Green alliance

1 min read

GE and BP have formed an alliance to develop and deploy technology for at least five power plants that could reduce emissions of carbon dioxide from electricity generation.

GE and BP’s global alliance will work to facilitate the development, demonstration and full integration of gasification and power generation technology into hydrogen power projects. These projects combine power generation from fossil fuels with carbon capture and storage to deliver commercial-scale power generation with 90 percent of the carbon in the fuel — which otherwise would have been emitted to the atmosphere as carbon dioxide — captured and permanently stored deep underground. In some cases, injection of captured carbon dioxide into oil reservoirs for storage also may result in the production of otherwise unrecoverable oil. For these enhanced oil recovery applications, the carbon dioxide has significant value, which helps make carbon capture and storage economically viable.

Initially, the companies expect to work together to apply GE’s proprietary gasification and turbine technology to the development of five hydrogen power plants that would use petroleum coke or bituminous coal as feedstock. As a first step, BP and GE would expect the petroleum coke-fuelled project being planned at Carson in California, where Edison Mission Energy is Hydrogen Energy’s partner, to use GE technology.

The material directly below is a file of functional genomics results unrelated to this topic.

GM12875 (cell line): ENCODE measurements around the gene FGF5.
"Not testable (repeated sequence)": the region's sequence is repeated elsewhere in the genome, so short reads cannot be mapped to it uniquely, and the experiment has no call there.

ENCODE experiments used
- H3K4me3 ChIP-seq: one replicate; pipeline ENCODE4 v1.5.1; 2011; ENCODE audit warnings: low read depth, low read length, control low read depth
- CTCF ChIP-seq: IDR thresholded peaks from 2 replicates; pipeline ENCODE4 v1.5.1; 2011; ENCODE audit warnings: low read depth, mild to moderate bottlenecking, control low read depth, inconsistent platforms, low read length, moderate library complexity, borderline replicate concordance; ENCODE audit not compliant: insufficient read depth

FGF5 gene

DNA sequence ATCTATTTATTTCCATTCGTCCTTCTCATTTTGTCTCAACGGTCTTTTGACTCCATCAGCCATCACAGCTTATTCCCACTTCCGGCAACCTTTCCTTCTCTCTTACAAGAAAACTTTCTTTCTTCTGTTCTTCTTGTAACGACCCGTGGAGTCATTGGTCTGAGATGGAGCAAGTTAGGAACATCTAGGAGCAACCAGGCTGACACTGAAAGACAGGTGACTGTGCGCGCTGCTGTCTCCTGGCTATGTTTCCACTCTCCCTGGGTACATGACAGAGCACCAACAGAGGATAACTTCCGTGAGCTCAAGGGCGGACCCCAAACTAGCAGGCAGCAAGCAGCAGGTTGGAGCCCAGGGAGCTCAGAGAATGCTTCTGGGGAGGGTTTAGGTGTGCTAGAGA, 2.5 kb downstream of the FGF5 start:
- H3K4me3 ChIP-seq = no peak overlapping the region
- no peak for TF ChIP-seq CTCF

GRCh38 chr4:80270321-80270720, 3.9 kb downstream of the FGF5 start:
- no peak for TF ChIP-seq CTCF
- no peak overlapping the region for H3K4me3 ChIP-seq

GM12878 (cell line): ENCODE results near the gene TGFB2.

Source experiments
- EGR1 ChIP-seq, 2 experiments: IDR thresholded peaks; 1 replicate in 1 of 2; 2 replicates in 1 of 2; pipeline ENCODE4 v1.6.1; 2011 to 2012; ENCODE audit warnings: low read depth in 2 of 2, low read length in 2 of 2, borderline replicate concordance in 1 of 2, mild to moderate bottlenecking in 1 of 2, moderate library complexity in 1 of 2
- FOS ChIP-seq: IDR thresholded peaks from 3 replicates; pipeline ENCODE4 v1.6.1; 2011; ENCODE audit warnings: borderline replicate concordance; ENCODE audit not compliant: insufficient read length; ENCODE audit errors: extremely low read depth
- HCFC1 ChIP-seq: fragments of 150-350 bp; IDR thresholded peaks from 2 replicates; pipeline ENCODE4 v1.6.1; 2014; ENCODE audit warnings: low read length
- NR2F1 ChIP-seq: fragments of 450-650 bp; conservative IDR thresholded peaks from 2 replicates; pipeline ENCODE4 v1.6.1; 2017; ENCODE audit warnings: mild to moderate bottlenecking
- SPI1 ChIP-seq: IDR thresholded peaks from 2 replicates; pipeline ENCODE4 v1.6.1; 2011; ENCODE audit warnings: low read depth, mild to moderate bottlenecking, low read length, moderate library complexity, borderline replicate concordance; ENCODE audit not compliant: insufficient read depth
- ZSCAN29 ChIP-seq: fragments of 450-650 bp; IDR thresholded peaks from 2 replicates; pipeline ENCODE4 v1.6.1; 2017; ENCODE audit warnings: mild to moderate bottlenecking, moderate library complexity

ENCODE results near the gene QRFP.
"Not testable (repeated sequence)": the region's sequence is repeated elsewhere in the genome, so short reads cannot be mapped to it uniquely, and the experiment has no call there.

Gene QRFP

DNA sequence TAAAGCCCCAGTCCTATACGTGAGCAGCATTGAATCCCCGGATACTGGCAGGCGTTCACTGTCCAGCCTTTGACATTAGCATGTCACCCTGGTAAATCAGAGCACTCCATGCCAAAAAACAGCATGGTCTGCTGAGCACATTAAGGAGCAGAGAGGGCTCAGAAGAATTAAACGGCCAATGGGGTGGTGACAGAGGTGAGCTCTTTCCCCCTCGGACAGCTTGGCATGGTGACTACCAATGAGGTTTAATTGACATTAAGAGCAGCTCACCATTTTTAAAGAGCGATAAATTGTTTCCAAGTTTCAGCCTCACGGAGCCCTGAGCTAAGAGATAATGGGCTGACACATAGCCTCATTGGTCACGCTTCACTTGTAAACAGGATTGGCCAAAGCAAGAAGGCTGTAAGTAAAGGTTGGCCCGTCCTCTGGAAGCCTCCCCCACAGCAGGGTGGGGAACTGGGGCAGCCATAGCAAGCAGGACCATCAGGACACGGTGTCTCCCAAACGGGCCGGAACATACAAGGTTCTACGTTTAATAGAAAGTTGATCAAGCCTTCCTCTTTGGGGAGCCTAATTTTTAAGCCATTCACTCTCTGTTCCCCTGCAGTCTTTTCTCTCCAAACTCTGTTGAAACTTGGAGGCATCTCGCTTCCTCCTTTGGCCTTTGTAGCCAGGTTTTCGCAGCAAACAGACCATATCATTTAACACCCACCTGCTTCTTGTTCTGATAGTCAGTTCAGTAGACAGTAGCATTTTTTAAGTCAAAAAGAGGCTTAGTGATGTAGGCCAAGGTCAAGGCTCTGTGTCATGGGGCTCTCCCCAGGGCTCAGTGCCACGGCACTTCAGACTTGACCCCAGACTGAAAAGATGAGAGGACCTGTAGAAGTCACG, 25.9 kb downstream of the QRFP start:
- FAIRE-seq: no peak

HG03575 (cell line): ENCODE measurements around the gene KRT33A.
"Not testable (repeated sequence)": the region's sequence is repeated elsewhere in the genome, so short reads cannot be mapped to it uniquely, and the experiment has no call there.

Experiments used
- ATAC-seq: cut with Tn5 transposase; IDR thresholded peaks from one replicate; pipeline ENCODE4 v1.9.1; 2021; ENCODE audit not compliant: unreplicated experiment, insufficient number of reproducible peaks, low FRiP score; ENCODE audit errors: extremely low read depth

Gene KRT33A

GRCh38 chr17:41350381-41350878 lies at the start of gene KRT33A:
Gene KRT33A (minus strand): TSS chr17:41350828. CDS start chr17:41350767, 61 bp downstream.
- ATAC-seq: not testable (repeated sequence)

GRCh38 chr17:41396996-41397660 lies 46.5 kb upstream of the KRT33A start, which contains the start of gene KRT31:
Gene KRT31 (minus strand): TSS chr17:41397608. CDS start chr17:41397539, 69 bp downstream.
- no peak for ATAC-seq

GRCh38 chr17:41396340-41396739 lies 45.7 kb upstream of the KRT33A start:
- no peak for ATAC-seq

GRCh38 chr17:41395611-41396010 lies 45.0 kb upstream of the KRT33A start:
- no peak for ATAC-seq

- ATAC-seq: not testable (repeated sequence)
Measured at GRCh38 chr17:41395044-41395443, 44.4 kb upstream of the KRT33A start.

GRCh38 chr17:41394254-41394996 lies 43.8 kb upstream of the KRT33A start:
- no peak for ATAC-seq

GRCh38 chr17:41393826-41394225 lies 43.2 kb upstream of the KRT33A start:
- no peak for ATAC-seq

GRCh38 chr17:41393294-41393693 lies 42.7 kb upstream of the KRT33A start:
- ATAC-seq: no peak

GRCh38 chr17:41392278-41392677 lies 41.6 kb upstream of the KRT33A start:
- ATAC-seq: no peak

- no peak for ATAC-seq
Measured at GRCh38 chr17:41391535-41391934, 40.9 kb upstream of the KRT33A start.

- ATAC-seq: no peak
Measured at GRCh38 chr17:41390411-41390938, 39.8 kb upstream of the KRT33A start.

BP recently announced its intention to form, subject to regulatory approval, Hydrogen Energy, a new company to be jointly-owned with Rio Tinto, to identify, build and operate hydrogen power plants with carbon capture and storage. GE and BP - through Hydrogen Energy - will apply their technologies, project experience and assets to optimise the integrated design of hydrogen power projects.

Each commercial-scale hydrogen power plant is expected to generate about 500 megawatts of electricity, which is enough to power approximately 325,000 US homes. One of these 500 megawatt power plants, fed by coal with 90 percent carbon capture and geological storage, would be expected to capture around four million tons of carbon dioxide a year, the same amount as would be achieved by removing 615,000 cars from the road in the United States.